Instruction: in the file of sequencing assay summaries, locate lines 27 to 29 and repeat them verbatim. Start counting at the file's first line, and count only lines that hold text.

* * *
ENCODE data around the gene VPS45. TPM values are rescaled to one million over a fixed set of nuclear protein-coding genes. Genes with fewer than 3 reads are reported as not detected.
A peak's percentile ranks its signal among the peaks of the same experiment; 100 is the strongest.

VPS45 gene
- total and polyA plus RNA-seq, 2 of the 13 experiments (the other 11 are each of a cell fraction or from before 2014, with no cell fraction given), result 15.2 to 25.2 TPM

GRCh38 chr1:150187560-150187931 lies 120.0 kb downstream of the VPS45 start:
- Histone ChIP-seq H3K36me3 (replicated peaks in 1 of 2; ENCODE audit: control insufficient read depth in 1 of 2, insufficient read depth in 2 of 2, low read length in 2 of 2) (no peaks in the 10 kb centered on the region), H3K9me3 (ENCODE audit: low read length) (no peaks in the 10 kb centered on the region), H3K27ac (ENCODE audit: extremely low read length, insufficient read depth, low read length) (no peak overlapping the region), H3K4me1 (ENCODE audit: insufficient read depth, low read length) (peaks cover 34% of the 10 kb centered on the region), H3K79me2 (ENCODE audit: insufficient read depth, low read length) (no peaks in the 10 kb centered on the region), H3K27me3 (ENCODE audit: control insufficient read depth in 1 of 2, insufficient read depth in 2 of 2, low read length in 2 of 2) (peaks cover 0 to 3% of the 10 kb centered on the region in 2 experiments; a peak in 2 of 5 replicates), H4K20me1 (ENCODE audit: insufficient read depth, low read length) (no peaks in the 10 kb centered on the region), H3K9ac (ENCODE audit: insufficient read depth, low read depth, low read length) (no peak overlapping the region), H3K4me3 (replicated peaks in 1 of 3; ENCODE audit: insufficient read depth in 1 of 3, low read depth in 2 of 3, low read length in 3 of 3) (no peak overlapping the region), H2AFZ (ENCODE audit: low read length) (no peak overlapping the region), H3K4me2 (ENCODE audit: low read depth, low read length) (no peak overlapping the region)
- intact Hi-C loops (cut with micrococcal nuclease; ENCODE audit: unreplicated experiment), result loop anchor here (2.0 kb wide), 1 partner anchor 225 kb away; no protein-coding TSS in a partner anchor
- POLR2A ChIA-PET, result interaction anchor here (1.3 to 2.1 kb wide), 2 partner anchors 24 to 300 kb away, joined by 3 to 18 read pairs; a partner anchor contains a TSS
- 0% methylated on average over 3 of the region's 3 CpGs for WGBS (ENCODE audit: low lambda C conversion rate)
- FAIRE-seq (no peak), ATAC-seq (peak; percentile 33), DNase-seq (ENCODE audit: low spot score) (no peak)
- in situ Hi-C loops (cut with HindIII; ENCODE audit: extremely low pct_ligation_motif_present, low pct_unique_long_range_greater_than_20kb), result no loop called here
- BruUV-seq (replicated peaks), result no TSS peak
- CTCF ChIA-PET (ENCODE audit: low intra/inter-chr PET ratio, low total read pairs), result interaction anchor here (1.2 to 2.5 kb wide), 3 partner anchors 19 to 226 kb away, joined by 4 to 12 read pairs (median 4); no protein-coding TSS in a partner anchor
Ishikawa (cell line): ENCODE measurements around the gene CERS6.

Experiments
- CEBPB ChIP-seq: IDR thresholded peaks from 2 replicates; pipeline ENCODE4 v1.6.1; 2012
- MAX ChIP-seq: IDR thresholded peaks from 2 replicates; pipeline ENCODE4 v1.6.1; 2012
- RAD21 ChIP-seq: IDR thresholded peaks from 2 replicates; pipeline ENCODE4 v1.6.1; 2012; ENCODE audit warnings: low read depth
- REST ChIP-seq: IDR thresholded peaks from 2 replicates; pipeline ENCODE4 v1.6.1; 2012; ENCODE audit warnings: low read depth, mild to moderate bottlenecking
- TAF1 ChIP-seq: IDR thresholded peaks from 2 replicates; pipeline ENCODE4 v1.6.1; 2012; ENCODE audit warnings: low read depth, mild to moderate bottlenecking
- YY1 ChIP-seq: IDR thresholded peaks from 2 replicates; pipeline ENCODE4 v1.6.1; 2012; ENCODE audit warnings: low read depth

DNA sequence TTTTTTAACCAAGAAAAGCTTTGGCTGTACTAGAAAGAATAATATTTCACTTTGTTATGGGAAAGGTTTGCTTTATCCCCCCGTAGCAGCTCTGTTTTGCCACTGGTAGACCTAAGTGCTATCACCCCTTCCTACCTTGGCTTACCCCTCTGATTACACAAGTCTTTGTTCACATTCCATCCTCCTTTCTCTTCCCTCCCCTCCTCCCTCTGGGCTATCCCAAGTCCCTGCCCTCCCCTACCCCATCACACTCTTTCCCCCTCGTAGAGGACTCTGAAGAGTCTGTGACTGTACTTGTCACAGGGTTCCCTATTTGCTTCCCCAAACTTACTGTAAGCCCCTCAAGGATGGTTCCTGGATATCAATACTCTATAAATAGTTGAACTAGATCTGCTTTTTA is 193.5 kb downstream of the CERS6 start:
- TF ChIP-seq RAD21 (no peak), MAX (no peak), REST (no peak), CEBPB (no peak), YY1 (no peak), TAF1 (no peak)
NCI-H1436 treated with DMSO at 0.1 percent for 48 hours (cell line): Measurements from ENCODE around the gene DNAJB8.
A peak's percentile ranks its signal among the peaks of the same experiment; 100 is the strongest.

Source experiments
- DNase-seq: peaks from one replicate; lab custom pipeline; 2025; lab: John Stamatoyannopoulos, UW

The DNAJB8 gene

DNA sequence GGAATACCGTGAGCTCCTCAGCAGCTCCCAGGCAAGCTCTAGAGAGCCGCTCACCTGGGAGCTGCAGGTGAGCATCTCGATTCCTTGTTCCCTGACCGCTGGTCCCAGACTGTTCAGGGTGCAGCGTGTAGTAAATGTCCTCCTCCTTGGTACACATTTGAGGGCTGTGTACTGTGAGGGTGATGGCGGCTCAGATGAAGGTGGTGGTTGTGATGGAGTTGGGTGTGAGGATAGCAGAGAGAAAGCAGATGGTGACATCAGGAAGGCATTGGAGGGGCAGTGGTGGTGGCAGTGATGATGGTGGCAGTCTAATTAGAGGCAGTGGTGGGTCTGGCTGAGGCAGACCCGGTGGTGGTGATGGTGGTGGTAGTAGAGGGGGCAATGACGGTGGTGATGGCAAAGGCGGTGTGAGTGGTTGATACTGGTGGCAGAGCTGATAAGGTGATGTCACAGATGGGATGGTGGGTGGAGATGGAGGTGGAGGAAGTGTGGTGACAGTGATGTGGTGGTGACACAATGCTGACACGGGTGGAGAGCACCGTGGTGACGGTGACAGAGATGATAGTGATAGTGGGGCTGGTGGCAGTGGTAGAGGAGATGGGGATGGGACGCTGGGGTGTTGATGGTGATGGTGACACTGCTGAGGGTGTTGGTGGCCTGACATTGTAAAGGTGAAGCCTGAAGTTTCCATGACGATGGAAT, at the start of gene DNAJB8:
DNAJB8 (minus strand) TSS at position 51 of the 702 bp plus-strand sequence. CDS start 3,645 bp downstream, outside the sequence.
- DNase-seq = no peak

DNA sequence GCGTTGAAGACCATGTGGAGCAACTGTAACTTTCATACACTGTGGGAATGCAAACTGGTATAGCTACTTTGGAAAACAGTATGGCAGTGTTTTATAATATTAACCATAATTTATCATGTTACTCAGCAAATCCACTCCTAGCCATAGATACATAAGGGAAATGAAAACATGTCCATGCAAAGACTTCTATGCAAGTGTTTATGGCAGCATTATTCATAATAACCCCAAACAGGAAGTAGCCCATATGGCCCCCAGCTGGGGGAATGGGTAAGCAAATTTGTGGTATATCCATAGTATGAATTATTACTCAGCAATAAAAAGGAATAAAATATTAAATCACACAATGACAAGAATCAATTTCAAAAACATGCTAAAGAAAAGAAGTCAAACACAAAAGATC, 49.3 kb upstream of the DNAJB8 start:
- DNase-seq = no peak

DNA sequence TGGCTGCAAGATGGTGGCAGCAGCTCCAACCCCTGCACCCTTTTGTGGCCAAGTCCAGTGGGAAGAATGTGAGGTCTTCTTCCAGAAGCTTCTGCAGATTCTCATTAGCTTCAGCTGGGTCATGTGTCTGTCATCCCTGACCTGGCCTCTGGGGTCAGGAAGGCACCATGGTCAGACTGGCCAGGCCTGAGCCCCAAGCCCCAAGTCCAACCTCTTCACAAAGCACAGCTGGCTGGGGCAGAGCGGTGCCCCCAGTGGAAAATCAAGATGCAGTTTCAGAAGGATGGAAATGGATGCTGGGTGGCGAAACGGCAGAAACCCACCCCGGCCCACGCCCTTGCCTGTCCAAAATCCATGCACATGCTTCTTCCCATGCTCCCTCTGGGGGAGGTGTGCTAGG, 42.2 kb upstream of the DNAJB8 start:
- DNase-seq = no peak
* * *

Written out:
- DNase-seq: peaks from one replicate; lab custom pipeline; 2025; lab: John Stamatoyannopoulos, UW

The DNAJB8 gene

DNA sequence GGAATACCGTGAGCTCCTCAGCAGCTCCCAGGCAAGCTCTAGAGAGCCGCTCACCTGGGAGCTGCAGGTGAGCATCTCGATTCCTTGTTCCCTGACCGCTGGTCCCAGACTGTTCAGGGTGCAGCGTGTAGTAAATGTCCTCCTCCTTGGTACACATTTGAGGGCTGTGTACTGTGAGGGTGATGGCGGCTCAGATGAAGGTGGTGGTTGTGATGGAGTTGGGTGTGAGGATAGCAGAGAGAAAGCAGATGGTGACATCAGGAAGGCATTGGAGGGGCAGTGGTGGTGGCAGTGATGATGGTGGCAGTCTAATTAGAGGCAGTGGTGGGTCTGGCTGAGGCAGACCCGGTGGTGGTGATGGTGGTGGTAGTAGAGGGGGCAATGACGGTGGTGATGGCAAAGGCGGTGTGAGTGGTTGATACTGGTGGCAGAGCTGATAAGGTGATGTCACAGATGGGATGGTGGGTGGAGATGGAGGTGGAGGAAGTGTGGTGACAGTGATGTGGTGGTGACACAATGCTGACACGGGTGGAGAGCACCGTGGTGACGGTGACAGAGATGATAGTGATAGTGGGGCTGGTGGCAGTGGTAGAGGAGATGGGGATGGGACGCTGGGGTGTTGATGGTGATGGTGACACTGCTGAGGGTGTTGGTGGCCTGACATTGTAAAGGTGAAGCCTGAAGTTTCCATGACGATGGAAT, at the start of gene DNAJB8: